Exploring values

ethics infographic

Values: we’ve all got them, but how often do we think about them?  It’s worth checking in with ourselves every so often as to what our values are, and how consistent our behaviour is with those values.  Unlike goals, values are not an endpoint, but rather a guiding direction.  Acceptance and commitment therapy offers some assistance in this values clarification process, and there are some useful worksheets here.

Some of the values that I’ve identified:

  • kindness, compassion, and empathy
  • staying true to myself
  • keeping an open mind
  • curiosity, ongoing learning, and exposing myself to new things/cultures/places
  • independence, autonomy, and freedom of choice
  • being able to express myself
  • having a sense of meaning and purpose
  • respect
  • helping others
  • honesty
  • authenticity
  • challenging stigma
  • being a good furbaby mama
  • working towards wellness, taking care of myself
  • fairness, justice

One thing I’m working on clarifying for myself is whether the importance I place on fairness and justice is purely a value  or whether there’s an element of cognitive distortion (the fallacy of fairness) muddying the water.  Also, I used to have certain work ethic beliefs that have unfortunately not served me well, but they get tied in with my sense of integrity and so I get a sense of dissonance when I go against them.  I used to value helping my coworkers and was happy to inconvenience myself to some extent in order to support my teammates, but as it’s become clear that no one was willing to do the same for me, I’ve chosen to be selfish and only look out for myself.  It’s necessary, but still not really congruent with my values.

Aside from those muddy bits, my values have remained pretty much constant over my adult life, although over time the level of priority I place on each has probably shifted.

Do you ever reflect on your values?  Are there things that you struggle with?

21 thoughts on “Exploring values

  1. s.e. taylor says:

    Being vegetarian is important to me, but I have struggled with it. I had a carnivorous relapse that lasted a couple of years. It coincided with depression. The depression made me not care enough to live up to my beliefs if that makes any sense.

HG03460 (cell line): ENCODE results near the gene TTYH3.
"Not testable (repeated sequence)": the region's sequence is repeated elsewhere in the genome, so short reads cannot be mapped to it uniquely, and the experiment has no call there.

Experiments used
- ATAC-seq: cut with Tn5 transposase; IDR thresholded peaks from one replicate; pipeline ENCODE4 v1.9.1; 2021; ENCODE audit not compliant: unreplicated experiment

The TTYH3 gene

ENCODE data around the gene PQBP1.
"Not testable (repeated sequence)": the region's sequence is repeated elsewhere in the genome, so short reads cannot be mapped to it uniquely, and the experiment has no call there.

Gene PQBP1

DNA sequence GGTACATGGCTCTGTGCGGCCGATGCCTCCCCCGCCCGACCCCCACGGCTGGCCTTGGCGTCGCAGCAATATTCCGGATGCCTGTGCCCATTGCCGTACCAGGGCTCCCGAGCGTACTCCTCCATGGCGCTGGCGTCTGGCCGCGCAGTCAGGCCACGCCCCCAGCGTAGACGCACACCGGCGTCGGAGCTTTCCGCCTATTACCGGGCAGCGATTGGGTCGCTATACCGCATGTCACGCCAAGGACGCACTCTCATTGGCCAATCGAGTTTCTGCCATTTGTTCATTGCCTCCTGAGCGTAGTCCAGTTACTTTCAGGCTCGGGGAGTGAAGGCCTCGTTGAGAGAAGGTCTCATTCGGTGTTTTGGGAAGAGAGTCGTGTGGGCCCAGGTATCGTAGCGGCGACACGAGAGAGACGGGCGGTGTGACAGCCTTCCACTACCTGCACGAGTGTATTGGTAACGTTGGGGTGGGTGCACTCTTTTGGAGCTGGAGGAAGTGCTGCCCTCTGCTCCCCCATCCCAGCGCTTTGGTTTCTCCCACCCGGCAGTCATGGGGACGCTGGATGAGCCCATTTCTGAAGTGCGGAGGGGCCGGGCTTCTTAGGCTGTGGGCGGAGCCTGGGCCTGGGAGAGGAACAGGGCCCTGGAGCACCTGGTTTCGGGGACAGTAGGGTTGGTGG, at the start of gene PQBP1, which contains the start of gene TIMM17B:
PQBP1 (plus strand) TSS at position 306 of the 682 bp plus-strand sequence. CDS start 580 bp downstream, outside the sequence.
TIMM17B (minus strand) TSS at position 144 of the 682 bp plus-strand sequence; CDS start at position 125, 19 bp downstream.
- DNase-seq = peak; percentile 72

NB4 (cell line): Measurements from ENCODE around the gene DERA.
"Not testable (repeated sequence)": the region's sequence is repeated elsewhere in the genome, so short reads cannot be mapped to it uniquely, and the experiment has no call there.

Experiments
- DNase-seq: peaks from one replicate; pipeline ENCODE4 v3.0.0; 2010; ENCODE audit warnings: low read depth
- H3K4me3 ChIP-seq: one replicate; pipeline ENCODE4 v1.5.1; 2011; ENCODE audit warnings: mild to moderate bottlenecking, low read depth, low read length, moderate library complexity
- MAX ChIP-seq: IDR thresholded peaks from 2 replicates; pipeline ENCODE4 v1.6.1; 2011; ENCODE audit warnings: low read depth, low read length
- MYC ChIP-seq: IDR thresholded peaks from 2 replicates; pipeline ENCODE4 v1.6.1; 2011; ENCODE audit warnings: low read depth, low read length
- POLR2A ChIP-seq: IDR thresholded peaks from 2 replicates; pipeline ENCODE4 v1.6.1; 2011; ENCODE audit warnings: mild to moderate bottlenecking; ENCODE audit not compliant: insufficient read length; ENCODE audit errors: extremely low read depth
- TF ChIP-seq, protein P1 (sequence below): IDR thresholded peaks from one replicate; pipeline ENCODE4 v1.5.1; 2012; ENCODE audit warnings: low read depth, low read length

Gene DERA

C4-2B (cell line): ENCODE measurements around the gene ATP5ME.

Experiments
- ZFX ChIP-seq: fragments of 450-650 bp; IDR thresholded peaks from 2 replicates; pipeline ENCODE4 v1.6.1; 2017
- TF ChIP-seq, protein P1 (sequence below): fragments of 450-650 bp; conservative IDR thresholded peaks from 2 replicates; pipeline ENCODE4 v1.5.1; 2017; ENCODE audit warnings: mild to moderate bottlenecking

Liked by 1 person

  2. thebarefootsub says:

    I often reflect on my values and have discovered a pathway to living my best possible life. I may have an alternative lifestyle but I am still that friend who is there for others. I always treat others like I would like to be treated and have learnt to assert myself (quietly but with force.)

    Respecting myself and others, opening up to love on so many levels and accepting that I’m different and wonderful are some of the ways I try to live my life.

    As a result life is great, better than it has been in…well, my whole adult life I would think.

    Like

  3. seedsinthewasteland says:

    Thats a great set of values, and I’m glad you can recognise them in yourself. Personally I struggled to really understand myself and my identity at all – I don’t feel as though I’ve ever really known who I am and what I believe (I probably have, it’s just so easy to forget what it’s like NOT being depressed!) I’m only just now starting to see myself as a person with values and beliefs. Being vegan is very important to me, and trying to minimise my impact on the environment. Hopefully as I continue with therapy I’ll find some more!

    Like

  4. Meg says:

    I disagree with you. “I used to value helping my coworkers and was happy to inconvenience myself to some extent in order to support my teammates, but as it’s become clear that no one was willing to do the same for me, I’ve chosen to be selfish and only look out for myself.” But see, they’re being paid to do their whole job themselves, and they’re taking advantage of you. Bad coworkers!! You aren’t being selfish!! You’re being strong enough to not be used. Good for you! I’d call that value… uh… looking out for yourself, I guess. Keep up the good work!!

    Liked by 1 person

  5. easetheride says:

    I very much value each person having the right to their own opinion and being open-minded, but I also struggle with acceptance that valuing this means confronting the idea that people are going to disagree (uncomfortable!) and that I am going to have to find a way to accept and tolerate opinions that I find reprehensible (e.g. negative stances towards gay marriage). It’s hard to separate the belief that everyone has the right to a opinion with the feelings I get when another person’s opinion is hateful. I try to avoid judgement, but this is a work in progress

    Liked by 1 person

  6. manyofus1980 says:

    funn you are talking about values. i just did a major piece of work for one of my modules on the ILS course on values! I enjoyed reflecting on mine! some of mine are independence, adventre, family, friendship, belonging, etc.

    Like

Leave a Reply

Fill in your details below or click an icon to log in:

WordPress.com Logo

You are commenting using your WordPress.com account. Log Out /  Change )

Google photo

You are commenting using your Google account. Log Out /  Change )

Twitter picture

You are commenting using your Twitter account. Log Out /  Change )

Facebook photo

You are commenting using your Facebook account. Log Out /  Change )

Connecting to %s